Mok, who is one of 12 members of the Basic Law Committee, wanted the courts to decide who has right-of-abode in Hong Kong.

"I strongly believe [the zero quota] should not be a long-term solution. You are now using administrative means to tackle a legal question. Should we simply [use the administrative means] to dodge the question and to bypass the court?"

Leung and Kwok said the ultimate solution for the right-of-abode saga was to amend the Basic Law. Allowing mainland mothers to use our maternity services should not amount to giving their children a Hong Kong identity card.

"They are completely two [different] things," Leung said.



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Rubbish article. The quota on mainland mums is not bad for the economy, it is good for economy. Who is the author a lobbyist for? Mainland children born in Hong Kong will soak up social resources (school, hospital facilities) and most will never pay any taxes or live in Hong Kong. Medical tourism will not be discourage by this quota. If Hong Kong provides great medical care, people will come here for operations regardless of whether they can have their children born here and receive HK passports! Why does the SCMP publish such poorly thought out opinion pieces?
Agreed 100%! It's so obviously rubbish that I can't believe the above mentioned lawmaker is not lobbying for the mainland stance.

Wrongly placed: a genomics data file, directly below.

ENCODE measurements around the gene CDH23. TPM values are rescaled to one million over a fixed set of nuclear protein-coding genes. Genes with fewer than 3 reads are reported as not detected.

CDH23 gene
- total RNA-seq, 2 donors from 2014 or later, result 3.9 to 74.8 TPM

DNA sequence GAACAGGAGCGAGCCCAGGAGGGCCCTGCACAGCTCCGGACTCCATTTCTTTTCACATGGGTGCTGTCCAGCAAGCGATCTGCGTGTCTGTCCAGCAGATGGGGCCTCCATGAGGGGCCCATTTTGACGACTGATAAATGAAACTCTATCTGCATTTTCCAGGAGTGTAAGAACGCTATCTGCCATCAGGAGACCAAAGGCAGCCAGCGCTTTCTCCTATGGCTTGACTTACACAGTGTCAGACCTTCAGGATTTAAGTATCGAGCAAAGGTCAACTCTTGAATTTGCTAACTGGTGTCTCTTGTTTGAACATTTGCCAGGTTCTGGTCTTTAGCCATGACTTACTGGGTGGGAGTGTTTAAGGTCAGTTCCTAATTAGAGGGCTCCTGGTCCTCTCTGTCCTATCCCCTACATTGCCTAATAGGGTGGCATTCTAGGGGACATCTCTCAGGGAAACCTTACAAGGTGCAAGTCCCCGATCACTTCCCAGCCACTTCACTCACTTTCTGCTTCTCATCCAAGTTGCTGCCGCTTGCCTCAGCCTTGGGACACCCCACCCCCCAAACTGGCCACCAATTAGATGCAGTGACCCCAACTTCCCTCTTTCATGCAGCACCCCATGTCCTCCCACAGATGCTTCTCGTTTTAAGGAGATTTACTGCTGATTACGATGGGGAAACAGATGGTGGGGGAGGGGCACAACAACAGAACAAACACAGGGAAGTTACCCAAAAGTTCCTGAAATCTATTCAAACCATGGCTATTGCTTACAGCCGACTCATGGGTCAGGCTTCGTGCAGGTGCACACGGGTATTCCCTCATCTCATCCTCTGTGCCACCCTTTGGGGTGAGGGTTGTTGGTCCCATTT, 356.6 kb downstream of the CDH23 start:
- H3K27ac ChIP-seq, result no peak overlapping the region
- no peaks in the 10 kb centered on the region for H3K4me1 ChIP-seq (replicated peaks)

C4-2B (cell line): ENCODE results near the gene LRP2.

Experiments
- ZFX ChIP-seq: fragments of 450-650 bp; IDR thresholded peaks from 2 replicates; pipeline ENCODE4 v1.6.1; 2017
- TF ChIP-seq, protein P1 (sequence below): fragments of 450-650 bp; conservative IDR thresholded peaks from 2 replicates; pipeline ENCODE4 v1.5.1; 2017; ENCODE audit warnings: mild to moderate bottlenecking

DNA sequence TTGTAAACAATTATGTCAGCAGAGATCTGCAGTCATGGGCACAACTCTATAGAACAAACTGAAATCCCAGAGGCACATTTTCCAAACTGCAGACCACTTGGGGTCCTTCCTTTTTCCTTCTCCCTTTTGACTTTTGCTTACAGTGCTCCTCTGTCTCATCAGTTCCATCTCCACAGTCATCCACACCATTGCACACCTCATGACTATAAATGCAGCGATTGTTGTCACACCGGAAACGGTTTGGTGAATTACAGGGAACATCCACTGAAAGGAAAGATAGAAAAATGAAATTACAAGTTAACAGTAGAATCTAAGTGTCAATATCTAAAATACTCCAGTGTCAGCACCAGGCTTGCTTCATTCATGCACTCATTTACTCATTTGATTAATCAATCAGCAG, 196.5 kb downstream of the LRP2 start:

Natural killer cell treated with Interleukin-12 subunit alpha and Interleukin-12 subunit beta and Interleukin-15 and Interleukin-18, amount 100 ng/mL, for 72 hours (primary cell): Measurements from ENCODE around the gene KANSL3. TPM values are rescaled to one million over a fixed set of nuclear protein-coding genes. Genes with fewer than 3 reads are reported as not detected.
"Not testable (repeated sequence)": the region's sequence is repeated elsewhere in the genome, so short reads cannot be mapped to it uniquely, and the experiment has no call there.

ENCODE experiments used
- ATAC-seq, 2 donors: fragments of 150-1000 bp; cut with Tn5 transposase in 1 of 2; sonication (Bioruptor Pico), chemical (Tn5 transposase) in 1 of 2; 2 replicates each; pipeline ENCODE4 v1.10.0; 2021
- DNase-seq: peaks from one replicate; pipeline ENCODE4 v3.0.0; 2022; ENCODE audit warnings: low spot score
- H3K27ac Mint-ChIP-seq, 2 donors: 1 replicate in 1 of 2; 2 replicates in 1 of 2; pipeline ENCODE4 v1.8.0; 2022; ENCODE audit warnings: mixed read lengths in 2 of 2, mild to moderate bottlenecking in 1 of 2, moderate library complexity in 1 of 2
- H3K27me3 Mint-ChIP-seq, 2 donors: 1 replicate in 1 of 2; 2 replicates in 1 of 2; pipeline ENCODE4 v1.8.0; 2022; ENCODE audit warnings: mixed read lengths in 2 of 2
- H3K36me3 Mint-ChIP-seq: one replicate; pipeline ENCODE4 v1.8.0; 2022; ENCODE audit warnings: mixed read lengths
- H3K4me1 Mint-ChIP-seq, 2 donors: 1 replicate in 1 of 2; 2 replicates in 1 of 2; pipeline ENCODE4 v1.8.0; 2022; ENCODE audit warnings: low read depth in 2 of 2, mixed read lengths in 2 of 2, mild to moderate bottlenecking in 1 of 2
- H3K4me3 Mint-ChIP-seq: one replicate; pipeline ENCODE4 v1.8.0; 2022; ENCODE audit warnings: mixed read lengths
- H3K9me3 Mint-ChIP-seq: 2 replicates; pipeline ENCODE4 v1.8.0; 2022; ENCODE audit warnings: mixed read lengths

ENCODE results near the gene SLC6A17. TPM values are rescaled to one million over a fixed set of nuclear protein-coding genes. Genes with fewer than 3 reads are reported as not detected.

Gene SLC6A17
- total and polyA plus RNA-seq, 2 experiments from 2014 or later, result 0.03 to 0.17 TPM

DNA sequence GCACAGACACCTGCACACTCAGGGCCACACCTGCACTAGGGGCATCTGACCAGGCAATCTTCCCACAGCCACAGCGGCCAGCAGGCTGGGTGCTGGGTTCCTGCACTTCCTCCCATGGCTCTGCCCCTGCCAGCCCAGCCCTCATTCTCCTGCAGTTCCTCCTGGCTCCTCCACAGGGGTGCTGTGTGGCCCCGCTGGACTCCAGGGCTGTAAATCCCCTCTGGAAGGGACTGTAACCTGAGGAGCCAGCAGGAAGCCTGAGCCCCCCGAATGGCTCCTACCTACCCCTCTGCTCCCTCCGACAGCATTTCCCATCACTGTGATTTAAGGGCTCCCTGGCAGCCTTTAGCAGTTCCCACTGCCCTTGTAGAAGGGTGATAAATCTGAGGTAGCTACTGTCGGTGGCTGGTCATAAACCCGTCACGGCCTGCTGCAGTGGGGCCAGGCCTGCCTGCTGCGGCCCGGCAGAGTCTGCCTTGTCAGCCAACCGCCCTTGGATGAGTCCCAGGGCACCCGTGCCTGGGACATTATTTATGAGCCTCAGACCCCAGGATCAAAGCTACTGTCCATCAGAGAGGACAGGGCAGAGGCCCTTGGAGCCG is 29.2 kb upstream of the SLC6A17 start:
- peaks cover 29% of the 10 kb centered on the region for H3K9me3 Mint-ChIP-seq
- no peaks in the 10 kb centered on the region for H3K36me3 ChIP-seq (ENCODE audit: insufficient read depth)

I constantly hear (from local, as well as expat friends, including those, who gave birth here) how hard it is to get a booking at a hospital for delivery. Even in some private hospitals! So what "bad impact on economy" is he talking about?? There is not enough space for all the expectant mothers to give births!
The best way is to make use of the high demand of quality medical services of the rich mainlanders to subsidise that of the Hongkongers ! And benefit both the locals and the mainlanders mutually.
How ?
Well, say have a quota of 1000 of $1 millions each for the mainlanders annually and use this amount of money to build more hopitals and train more doctors.
I didn't know HK was aiming to develop medical tourism. We have problems providing medical facilities to our own people already, either requiring them to queue up in dismal hospital waiting rooms, or pay hefty bills at private hospitals. Charity begins at home. Chinese mothers wanting maternity services in HK say something about China's medical care for its people's. The matter should certainly be addressed from there rather than passing the buck here.